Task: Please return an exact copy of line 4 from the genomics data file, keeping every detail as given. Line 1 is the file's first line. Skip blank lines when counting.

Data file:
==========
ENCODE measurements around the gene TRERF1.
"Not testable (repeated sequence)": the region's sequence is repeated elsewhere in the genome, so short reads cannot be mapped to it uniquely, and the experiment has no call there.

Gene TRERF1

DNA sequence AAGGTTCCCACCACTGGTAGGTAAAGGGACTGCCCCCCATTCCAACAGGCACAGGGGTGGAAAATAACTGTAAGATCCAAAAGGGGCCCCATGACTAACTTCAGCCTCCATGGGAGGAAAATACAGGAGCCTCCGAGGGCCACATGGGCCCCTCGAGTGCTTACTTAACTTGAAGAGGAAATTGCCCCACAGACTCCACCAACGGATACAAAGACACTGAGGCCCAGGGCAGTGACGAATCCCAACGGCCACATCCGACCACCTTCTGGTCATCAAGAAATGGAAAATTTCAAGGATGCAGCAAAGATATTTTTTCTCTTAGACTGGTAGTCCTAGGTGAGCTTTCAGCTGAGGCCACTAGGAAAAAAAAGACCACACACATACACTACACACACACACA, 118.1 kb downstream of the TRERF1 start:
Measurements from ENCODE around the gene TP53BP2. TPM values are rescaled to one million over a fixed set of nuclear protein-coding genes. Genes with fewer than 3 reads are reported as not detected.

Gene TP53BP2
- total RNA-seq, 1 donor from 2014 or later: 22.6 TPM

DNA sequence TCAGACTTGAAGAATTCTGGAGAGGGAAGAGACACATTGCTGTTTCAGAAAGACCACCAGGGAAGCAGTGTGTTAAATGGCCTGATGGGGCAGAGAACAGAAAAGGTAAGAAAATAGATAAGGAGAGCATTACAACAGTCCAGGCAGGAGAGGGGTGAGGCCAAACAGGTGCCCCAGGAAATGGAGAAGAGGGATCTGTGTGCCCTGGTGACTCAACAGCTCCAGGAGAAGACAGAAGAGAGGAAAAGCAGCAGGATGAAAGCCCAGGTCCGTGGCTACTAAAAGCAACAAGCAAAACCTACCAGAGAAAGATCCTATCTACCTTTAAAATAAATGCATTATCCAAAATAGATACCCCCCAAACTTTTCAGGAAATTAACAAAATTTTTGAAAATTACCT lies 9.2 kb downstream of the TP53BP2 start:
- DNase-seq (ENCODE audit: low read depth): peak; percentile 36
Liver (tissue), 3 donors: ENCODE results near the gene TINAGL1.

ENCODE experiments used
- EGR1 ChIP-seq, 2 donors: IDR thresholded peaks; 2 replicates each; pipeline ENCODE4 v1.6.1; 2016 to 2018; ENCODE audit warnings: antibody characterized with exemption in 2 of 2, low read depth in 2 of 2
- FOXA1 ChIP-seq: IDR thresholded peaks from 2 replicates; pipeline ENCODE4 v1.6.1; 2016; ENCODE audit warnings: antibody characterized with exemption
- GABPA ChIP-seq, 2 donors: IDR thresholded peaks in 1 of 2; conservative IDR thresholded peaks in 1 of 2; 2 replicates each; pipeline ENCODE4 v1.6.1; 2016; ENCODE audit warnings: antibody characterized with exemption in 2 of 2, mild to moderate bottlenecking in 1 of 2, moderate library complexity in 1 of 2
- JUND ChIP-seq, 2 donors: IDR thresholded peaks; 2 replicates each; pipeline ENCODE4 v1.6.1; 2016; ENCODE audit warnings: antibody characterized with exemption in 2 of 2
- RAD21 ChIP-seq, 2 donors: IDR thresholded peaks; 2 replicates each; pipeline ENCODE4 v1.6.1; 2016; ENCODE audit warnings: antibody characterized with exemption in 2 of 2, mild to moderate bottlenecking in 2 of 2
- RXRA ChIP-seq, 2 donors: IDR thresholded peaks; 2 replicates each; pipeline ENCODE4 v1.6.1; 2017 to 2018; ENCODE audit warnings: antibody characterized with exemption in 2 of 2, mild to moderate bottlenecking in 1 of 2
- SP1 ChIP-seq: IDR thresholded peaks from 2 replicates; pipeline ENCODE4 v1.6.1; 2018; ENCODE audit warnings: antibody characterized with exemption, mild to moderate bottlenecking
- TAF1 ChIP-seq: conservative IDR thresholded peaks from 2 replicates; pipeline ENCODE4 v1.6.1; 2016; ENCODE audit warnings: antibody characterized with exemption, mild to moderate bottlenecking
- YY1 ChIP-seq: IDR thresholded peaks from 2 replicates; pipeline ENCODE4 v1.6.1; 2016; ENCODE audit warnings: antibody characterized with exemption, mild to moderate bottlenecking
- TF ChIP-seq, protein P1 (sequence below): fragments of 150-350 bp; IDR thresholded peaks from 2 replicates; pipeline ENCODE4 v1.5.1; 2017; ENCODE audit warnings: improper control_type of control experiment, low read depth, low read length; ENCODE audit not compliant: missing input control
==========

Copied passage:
DNA sequence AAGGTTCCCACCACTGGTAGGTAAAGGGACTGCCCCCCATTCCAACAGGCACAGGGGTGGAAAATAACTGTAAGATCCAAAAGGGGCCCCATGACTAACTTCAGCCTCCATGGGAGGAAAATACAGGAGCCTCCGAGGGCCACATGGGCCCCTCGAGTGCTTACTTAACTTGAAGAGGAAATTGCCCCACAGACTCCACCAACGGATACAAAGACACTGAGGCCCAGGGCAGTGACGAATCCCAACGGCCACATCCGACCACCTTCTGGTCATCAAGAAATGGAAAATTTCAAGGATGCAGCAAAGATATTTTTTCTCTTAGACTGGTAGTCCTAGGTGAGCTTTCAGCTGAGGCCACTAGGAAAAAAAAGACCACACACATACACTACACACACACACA, 118.1 kb downstream of the TRERF1 start: